Originally created 05/04/01

Columbia County readies for nuclear waste transfer



Columbia County emergency officials are gearing up for the first delivery of radioactive materials from Savannah River Site through the county.

Speaking at a Columbia County Local Emergency Planning Committee meeting, Pam Tucker, the county's Emergency Management Agency director, told ambulance, fire and police officials that although the shipment day - Tuesday- is still tentative, they should be on alert just in case.

"What we would really like is for the law enforcement, when we know it's coming through, to help us keep traffic moving smoothly," Mrs. Tucker said, adding that the shipment will travel along Interstate 20 through 17 miles of the county. "We want to get it in and out of our county as quick as possible."

The first delivery of the hazardous materials - which includes tools, rags, clothing and debris exposed to plutonium through years of Cold War preparation - will be loaded on one truck in route to Carlsbad, N.M., to be buried in a salt mine at the Waste Isolation Pilot Plant. The plan is designed to cleanup nuclear waste at SRS. It has been in the making for 10 years and has had several delays because of protests concerning safety, said Mrs. Tucker.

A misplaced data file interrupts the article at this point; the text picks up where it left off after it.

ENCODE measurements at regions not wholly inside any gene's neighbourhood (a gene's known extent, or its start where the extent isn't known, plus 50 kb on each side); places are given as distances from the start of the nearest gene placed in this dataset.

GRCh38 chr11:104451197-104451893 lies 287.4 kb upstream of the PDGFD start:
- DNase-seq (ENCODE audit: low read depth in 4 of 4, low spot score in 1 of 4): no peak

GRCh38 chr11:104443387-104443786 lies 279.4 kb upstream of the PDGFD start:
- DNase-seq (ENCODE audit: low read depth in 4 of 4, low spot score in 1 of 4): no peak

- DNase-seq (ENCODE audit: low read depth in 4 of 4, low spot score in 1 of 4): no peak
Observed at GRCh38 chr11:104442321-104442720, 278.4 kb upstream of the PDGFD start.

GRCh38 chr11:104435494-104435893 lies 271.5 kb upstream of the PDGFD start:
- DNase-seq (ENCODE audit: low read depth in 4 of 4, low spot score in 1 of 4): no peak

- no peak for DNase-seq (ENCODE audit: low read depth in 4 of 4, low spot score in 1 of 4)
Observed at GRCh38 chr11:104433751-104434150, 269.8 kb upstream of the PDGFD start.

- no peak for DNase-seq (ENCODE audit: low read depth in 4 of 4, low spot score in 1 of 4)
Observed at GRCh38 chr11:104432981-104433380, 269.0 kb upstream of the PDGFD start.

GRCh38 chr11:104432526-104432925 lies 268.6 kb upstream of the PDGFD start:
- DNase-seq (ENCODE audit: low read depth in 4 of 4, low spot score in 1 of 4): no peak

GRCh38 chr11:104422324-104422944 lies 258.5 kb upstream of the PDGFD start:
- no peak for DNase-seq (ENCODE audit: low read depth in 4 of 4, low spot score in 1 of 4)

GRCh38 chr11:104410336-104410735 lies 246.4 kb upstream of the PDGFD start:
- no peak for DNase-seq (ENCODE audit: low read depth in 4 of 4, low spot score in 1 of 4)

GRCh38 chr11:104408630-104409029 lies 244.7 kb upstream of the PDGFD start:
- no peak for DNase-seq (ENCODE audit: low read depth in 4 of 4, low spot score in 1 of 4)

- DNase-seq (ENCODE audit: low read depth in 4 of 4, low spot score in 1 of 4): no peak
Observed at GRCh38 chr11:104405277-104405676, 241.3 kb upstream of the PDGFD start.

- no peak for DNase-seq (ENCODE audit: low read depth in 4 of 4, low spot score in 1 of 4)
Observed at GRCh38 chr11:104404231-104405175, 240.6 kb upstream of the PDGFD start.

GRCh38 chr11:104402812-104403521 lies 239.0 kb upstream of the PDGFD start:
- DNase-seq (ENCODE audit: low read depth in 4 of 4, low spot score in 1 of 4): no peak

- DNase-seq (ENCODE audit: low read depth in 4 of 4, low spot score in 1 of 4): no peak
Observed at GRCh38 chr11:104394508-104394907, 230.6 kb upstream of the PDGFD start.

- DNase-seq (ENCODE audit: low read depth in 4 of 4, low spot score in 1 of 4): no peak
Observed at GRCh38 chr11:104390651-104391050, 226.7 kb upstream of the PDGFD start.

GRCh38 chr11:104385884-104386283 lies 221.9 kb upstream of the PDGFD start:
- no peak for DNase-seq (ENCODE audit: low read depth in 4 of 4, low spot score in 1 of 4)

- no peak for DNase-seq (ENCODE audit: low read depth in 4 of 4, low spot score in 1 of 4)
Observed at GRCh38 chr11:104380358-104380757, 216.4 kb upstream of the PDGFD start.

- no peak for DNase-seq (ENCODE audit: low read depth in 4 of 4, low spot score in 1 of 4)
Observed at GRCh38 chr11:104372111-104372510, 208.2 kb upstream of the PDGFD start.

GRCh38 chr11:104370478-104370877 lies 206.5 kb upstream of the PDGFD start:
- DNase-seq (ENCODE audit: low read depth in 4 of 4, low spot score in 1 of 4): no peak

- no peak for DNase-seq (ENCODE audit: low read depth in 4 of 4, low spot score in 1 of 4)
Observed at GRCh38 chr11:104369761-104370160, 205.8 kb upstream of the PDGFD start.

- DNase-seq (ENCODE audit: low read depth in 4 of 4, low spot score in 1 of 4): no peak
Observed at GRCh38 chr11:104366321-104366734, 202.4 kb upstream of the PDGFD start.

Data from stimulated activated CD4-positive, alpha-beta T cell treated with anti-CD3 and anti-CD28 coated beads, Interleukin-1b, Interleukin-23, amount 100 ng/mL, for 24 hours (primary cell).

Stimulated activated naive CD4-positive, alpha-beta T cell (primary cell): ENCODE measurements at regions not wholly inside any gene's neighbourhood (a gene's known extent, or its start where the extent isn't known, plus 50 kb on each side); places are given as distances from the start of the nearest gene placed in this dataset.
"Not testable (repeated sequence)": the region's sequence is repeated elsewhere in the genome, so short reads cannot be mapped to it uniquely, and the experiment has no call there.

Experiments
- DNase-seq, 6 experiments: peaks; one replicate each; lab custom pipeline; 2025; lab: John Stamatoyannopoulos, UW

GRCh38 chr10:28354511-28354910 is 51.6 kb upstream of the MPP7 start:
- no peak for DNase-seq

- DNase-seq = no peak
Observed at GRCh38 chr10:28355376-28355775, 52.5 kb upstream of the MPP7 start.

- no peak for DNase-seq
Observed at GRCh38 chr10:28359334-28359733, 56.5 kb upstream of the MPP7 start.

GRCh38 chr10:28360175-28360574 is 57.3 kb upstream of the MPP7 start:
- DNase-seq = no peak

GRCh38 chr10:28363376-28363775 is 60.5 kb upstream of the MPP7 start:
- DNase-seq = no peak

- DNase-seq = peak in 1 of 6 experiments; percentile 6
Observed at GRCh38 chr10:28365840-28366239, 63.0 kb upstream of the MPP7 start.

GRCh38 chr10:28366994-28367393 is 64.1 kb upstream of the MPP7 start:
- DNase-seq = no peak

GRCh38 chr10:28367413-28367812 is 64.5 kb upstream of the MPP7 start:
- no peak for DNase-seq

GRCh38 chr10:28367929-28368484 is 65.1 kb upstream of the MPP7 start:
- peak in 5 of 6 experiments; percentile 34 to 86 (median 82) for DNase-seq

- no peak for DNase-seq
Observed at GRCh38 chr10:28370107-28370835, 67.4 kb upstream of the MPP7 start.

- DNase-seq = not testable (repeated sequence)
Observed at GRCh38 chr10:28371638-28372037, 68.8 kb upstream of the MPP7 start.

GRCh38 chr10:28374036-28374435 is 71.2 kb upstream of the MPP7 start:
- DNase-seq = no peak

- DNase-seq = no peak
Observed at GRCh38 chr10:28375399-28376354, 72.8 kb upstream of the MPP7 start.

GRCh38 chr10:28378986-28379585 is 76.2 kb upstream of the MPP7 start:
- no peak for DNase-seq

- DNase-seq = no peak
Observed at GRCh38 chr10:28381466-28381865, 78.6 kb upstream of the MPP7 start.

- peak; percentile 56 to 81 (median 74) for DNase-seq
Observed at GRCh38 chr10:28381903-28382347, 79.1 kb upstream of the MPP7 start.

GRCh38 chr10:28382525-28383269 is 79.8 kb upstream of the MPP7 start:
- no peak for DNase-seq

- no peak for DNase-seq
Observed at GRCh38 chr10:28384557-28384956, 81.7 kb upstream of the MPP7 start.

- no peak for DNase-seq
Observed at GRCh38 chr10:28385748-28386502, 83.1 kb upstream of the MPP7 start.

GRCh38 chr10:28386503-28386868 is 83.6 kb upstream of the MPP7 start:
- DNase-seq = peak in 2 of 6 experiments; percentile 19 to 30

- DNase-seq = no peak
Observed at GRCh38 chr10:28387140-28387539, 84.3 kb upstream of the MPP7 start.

However, Mrs. Tucker said that the shipments - which would take place for the next several years - would be conducted at the highest level of safety.

"This is probably going to be one of the safest transports of hazardous materials in the history of the country," she said. "I'm a lot more concerned about these chemical tankers and rail cars carrying hazardous materials that don't have the regulations on them that these trucks will."

Each truck will be tracked by a satellite system and have highly trained drivers. Chuck Ray, a field coordinator for the Georgia Emergency Management Agency who attended the meeting, said the May 8 shipment date could be delayed only if WIPP officials decide to give a different directive. No specific time of day for the delivery has been set.

"Now that all of (the environmental groups) have pretty much been satisfied, it all hinges on Carlsbad," he said.

Mr. Ray estimated that once the deliveries begin, there will be one approximately every month by truck. Also, two to three times a year, the waste will be transported through the county by train. Mr. Ray said his department is currently looking at using Bobby Jones Expressway as a second delivery route as well.

In preparation for the upcoming transports, Columbia County emergency officials will be attending a WIPP first responder course July 12 and a WIPP radiological instrument training class July 19.

Reach Preston Sparks at (706) 868-1222, Ext. 110.